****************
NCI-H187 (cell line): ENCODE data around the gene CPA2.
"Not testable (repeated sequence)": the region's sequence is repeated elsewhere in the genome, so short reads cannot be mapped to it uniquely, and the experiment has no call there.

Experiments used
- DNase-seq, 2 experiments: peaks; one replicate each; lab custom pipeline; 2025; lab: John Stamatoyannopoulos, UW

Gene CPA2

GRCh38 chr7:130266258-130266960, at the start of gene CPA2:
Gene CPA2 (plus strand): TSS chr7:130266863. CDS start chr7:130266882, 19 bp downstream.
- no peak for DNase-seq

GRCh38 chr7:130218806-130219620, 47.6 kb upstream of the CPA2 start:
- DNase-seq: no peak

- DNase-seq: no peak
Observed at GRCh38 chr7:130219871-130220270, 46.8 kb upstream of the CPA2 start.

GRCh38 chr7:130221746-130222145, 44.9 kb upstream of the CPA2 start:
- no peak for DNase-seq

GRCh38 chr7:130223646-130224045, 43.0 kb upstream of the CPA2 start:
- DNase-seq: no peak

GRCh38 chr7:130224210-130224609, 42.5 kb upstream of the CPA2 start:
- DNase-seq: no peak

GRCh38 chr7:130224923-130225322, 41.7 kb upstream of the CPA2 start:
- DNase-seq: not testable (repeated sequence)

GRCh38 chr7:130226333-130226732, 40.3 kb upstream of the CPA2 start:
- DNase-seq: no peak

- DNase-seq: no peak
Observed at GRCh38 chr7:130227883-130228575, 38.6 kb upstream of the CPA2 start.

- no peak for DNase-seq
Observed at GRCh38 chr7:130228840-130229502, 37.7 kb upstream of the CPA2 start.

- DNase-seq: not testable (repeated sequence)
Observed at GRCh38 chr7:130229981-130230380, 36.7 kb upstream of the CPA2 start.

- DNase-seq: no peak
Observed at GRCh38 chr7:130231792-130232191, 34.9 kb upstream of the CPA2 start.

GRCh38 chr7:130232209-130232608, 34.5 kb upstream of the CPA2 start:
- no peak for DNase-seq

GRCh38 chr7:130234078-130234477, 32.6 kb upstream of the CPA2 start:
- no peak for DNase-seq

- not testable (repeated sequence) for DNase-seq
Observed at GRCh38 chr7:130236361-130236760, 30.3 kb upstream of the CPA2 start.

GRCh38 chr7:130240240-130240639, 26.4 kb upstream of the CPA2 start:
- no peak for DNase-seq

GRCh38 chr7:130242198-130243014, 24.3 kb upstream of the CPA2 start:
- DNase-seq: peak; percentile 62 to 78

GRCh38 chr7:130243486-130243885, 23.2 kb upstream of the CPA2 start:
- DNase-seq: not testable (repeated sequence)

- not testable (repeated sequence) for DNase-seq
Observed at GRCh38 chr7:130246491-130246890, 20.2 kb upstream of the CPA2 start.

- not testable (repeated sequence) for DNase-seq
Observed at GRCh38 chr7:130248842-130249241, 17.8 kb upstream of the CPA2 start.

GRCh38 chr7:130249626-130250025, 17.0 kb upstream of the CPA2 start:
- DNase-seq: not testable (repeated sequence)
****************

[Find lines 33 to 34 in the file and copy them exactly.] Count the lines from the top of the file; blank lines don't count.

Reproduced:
GRCh38 chr7:130234078-130234477, 32.6 kb upstream of the CPA2 start:
- no peak for DNase-seq